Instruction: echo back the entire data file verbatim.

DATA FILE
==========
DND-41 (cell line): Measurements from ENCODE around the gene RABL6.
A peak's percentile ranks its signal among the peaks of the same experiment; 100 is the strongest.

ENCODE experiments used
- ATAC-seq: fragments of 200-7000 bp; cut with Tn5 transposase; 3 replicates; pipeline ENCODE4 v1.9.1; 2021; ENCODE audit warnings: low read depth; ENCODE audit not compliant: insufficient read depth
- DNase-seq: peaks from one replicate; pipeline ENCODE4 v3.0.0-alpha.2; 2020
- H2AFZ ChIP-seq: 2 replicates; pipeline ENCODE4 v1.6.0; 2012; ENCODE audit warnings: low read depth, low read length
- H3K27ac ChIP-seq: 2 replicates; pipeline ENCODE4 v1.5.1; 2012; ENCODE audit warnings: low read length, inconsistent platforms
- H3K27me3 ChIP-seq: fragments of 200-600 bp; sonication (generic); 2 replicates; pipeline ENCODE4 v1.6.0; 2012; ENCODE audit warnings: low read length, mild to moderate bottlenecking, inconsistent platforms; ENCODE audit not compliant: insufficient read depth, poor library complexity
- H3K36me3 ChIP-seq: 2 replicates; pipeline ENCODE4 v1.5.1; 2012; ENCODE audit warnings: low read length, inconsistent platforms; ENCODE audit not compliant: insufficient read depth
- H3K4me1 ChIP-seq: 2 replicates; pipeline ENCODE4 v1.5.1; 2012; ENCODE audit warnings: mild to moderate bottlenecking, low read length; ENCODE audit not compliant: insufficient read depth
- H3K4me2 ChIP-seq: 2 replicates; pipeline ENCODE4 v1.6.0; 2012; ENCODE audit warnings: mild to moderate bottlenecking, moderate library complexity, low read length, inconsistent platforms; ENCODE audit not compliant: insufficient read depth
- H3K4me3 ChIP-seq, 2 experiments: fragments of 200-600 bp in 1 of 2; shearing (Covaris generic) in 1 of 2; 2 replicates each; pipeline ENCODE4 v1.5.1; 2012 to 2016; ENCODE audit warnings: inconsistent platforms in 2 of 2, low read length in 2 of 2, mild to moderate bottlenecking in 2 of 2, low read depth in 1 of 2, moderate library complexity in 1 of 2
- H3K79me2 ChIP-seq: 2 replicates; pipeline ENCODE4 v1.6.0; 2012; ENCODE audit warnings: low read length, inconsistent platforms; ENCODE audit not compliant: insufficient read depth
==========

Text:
DND-41 (cell line): Measurements from ENCODE around the gene RABL6.
A peak's percentile ranks its signal among the peaks of the same experiment; 100 is the strongest.

ENCODE experiments used
- ATAC-seq: fragments of 200-7000 bp; cut with Tn5 transposase; 3 replicates; pipeline ENCODE4 v1.9.1; 2021; ENCODE audit warnings: low read depth; ENCODE audit not compliant: insufficient read depth
- DNase-seq: peaks from one replicate; pipeline ENCODE4 v3.0.0-alpha.2; 2020
- H2AFZ ChIP-seq: 2 replicates; pipeline ENCODE4 v1.6.0; 2012; ENCODE audit warnings: low read depth, low read length
- H3K27ac ChIP-seq: 2 replicates; pipeline ENCODE4 v1.5.1; 2012; ENCODE audit warnings: low read length, inconsistent platforms
- H3K27me3 ChIP-seq: fragments of 200-600 bp; sonication (generic); 2 replicates; pipeline ENCODE4 v1.6.0; 2012; ENCODE audit warnings: low read length, mild to moderate bottlenecking, inconsistent platforms; ENCODE audit not compliant: insufficient read depth, poor library complexity
- H3K36me3 ChIP-seq: 2 replicates; pipeline ENCODE4 v1.5.1; 2012; ENCODE audit warnings: low read length, inconsistent platforms; ENCODE audit not compliant: insufficient read depth
- H3K4me1 ChIP-seq: 2 replicates; pipeline ENCODE4 v1.5.1; 2012; ENCODE audit warnings: mild to moderate bottlenecking, low read length; ENCODE audit not compliant: insufficient read depth
- H3K4me2 ChIP-seq: 2 replicates; pipeline ENCODE4 v1.6.0; 2012; ENCODE audit warnings: mild to moderate bottlenecking, moderate library complexity, low read length, inconsistent platforms; ENCODE audit not compliant: insufficient read depth
- H3K4me3 ChIP-seq, 2 experiments: fragments of 200-600 bp in 1 of 2; shearing (Covaris generic) in 1 of 2; 2 replicates each; pipeline ENCODE4 v1.5.1; 2012 to 2016; ENCODE audit warnings: inconsistent platforms in 2 of 2, low read length in 2 of 2, mild to moderate bottlenecking in 2 of 2, low read depth in 1 of 2, moderate library complexity in 1 of 2
- H3K79me2 ChIP-seq: 2 replicates; pipeline ENCODE4 v1.6.0; 2012; ENCODE audit warnings: low read length, inconsistent platforms; ENCODE audit not compliant: insufficient read depth